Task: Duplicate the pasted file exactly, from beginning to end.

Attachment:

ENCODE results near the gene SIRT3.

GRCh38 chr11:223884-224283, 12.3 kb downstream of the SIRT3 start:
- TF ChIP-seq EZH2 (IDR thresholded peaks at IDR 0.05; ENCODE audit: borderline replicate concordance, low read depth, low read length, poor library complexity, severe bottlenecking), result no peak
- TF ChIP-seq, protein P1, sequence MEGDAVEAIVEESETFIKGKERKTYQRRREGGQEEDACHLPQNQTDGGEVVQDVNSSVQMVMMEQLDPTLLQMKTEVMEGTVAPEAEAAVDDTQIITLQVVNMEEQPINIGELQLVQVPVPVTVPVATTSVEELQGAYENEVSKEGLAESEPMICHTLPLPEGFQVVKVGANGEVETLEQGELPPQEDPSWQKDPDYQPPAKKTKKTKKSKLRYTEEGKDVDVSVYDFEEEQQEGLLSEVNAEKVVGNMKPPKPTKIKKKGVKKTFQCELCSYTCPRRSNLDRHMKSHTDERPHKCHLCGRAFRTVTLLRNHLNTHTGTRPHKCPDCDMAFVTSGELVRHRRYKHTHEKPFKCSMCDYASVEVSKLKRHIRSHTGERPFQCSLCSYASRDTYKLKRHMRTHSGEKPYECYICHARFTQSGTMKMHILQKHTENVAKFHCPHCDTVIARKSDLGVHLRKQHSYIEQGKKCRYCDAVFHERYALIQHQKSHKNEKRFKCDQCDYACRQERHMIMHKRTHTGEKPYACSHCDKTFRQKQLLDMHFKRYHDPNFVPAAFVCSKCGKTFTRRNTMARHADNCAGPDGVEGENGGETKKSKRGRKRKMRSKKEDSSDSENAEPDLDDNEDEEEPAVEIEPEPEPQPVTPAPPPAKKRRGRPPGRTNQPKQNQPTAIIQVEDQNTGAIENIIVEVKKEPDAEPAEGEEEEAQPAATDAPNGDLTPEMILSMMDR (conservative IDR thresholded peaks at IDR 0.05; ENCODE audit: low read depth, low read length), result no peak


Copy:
ENCODE results near the gene SIRT3.

GRCh38 chr11:223884-224283, 12.3 kb downstream of the SIRT3 start:
- TF ChIP-seq EZH2 (IDR thresholded peaks at IDR 0.05; ENCODE audit: borderline replicate concordance, low read depth, low read length, poor library complexity, severe bottlenecking), result no peak
- TF ChIP-seq, protein P1, sequence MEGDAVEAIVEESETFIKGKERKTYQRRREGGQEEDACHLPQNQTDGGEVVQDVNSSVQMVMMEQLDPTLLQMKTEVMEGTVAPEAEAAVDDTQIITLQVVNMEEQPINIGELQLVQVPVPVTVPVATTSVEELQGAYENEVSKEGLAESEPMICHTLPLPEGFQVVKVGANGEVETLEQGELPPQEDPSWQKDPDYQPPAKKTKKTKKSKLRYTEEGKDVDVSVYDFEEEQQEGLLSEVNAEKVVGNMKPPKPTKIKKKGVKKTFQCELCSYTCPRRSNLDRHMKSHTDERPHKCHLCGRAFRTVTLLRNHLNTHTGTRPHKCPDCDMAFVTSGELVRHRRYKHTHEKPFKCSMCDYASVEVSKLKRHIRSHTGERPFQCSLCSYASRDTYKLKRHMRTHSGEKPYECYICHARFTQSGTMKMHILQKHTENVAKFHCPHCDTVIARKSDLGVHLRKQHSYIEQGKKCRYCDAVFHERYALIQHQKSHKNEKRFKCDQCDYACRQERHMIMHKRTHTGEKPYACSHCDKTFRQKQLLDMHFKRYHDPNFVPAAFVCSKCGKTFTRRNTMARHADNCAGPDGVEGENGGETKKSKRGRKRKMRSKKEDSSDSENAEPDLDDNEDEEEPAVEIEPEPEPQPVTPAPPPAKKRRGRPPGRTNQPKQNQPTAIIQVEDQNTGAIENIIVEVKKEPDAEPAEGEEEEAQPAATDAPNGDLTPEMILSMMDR (conservative IDR thresholded peaks at IDR 0.05; ENCODE audit: low read depth, low read length), result no peak